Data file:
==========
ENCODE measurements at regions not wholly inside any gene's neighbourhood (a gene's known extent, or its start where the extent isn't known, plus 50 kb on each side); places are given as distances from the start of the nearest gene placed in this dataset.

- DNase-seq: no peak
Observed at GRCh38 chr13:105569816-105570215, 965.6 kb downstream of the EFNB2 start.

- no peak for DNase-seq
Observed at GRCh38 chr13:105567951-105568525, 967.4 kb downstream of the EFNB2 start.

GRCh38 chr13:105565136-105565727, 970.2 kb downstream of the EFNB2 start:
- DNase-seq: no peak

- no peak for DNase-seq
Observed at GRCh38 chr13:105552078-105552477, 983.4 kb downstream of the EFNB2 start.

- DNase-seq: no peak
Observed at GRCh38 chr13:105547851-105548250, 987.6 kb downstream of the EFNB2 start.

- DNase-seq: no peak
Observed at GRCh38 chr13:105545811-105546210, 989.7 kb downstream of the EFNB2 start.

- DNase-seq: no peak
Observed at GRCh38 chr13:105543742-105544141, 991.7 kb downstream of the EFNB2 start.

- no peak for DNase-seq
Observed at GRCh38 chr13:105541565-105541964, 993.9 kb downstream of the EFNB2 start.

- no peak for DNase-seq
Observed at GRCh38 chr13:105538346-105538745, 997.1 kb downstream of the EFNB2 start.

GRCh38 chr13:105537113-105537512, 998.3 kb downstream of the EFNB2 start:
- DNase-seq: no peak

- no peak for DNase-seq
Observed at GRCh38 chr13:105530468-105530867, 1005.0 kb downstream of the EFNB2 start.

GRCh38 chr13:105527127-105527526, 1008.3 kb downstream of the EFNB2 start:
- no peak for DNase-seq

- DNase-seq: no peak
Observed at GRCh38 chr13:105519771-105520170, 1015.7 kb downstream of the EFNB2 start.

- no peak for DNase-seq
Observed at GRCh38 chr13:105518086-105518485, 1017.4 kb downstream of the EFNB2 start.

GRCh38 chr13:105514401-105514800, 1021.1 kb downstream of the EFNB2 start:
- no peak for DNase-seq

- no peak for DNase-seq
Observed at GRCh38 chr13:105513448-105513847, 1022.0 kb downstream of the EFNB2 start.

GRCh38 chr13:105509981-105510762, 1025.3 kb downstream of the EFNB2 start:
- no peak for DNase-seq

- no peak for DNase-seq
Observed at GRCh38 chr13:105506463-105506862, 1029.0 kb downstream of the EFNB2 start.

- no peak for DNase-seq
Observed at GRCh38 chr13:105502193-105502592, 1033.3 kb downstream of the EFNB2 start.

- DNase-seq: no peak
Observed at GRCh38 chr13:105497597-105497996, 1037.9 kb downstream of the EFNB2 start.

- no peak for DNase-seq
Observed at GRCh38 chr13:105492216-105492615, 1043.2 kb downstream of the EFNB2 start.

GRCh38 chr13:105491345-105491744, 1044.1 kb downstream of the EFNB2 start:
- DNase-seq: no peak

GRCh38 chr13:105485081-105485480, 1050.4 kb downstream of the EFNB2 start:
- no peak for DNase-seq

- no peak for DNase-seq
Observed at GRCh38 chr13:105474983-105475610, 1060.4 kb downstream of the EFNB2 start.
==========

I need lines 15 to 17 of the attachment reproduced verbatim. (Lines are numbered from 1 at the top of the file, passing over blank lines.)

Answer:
Observed at GRCh38 chr13:105543742-105544141, 991.7 kb downstream of the EFNB2 start.

- no peak for DNase-seq
Observed at GRCh38 chr13:105541565-105541964, 993.9 kb downstream of the EFNB2 start.